Jonathan L. Friedmann, Ph.D.
Our field of perception is constantly crammed with tastes, smells, sights, sounds and other intrusions from the outside world. To make sense of this multifarious bombardment, our brains not only choose which stimuli to pay attention to, but also organize that information. The procedure is aided by prototype recognition, or the categorization of perceptions based on the central or average representation of a class. Countless hues enter our vision, but we sort them out based on a finite number of colors—red, blue, green, etc.—with modifying adjectives—light, dark, -ish, etc. The same occurs when deciphering shapes, words, weather conditions, food odors, facial expressions, and so forth.
Organizing experiences in this way is highly economical. The brain simplifies reality by placing an enormous variety of information into basic classifications. Virtually everything we perceive is processed in this stereotyping way. Yet, as obvious as this might be, we are less apt to recognize the role of prototypical elements in ascertaining beauty.
In 1990, psychologists Judith H. Langlois and Lori A. Roggman published a study entitled, “Attractive Faces are Only Average.” They asked college students to rank the beauty of human faces in a series of photographs. Their conclusion: faces with features approximating the mathematical average of all faces in a population are the most attractive. On the flipside, the researchers noted, “unattractive faces, because of their minor distortions . . . may be perceived as less facelike or as less typical of human faces.” We subconsciously reference the prototype of “faceness” when evaluating appearances. Our preference for averages and aversion to extremes is likely rooted in a primal sorting out of genetic regularities from potentially harmful mutations. Normal is safe and safe is beautiful.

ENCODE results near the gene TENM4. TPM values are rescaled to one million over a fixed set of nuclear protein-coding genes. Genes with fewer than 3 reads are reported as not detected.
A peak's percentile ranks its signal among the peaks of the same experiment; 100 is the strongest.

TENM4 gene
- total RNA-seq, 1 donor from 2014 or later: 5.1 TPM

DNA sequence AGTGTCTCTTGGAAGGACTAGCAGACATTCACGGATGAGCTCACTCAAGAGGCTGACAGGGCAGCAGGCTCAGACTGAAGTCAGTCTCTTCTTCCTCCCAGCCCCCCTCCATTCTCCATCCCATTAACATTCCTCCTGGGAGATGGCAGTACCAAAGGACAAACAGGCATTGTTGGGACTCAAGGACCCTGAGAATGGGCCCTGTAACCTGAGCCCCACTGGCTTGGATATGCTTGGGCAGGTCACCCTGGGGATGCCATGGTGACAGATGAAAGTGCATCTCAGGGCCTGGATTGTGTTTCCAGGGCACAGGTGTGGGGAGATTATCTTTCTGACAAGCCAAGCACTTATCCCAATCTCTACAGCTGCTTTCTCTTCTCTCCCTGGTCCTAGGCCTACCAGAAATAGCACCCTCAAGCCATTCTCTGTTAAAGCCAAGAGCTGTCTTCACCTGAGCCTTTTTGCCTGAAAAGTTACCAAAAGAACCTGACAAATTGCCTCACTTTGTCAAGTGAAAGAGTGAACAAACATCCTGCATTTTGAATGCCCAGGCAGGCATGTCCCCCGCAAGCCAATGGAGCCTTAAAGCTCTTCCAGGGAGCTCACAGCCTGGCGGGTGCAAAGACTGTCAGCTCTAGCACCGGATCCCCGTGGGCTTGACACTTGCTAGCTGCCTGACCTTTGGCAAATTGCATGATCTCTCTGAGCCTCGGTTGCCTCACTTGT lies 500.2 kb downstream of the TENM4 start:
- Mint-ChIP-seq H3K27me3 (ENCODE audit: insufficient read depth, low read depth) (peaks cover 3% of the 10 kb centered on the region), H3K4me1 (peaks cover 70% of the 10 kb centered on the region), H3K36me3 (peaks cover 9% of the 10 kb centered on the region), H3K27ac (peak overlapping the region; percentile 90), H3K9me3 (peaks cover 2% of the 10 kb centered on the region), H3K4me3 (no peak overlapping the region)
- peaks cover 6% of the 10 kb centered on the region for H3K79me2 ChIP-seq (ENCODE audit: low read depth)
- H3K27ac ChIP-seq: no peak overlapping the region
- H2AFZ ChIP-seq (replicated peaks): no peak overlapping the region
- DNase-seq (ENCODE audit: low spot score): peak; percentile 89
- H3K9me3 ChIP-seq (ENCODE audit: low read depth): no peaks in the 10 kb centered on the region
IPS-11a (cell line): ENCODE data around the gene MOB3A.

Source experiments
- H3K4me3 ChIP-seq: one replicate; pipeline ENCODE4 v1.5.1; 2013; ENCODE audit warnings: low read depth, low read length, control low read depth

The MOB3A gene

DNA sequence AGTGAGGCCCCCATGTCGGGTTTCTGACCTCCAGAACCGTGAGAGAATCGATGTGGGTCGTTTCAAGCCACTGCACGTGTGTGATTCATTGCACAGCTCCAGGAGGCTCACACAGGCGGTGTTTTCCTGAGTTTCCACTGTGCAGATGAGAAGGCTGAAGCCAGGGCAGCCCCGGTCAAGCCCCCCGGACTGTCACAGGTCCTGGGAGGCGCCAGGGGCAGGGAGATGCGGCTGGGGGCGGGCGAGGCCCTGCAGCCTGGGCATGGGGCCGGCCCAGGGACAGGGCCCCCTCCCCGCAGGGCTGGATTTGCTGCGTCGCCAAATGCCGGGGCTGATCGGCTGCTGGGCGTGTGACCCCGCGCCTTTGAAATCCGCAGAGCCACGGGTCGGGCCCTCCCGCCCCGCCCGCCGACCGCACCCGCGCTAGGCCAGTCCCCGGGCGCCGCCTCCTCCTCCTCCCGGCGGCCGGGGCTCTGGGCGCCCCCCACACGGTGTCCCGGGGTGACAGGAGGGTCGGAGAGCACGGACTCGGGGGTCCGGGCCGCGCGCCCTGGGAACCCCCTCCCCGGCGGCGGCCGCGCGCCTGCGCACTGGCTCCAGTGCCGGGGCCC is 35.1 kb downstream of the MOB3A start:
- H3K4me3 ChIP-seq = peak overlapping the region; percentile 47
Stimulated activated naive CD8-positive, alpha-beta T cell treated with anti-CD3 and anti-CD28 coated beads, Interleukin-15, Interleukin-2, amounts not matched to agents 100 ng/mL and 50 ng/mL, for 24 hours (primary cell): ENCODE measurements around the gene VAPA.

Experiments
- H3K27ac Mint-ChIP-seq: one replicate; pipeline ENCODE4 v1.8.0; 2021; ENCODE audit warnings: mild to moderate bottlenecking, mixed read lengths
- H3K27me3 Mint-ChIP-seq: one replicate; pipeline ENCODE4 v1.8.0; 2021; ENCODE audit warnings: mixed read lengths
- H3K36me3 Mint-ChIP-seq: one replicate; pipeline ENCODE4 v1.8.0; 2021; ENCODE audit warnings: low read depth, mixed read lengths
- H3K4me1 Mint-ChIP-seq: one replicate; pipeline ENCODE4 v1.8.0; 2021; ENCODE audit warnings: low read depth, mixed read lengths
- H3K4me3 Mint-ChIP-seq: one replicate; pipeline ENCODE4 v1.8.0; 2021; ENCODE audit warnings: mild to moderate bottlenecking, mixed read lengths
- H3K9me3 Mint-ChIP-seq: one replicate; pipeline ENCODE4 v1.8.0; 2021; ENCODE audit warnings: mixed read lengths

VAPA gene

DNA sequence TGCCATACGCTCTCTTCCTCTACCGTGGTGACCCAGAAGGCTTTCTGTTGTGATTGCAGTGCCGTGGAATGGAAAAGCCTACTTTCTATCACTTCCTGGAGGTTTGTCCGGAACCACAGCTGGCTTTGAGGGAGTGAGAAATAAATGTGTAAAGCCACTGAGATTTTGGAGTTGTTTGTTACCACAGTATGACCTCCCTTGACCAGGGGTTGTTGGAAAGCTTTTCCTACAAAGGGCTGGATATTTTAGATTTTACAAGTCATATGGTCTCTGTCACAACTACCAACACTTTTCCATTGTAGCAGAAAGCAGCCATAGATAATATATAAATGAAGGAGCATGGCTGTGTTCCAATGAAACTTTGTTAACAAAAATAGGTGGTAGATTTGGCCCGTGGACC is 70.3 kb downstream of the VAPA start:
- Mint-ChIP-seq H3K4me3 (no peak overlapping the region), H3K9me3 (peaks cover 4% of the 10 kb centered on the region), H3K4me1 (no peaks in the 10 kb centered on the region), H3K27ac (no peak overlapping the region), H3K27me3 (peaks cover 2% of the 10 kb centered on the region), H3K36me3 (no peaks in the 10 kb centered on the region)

Of course, when we go beyond photographs into real life, unconventional faces can be (and often are) judged favorably. In such cases, beauty is said to reside in the “eye of the beholder.” However, this very cliché acknowledges a baseline or common appearance of beauty from which an individual departs. (The natural preference for a prototypical face is overridden by extra-facial qualities, like kindness, talent and a sense of humor.)
As it is with faces, so it is with music. Within a given population in a given time and place, certain musical features are normative. These can be likened to the mathematical average of faces, and might include major and minor triads, common chord progressions (e.g., I-V-vi-IV), rising and falling melodies, normal structures (e.g., 8-bar form), and so on. These features comply with expectations and suggest stability—traits also detected in the “normal” face.
In music, temporary deviation from these elements can be a measurement for separating “interesting” from “bland” and “good” from “mediocre.” But deviating too much is, to most ears, an unwelcome mutation. As a rule, popular music is popular because it is prototypical. Attractive songs are only average.
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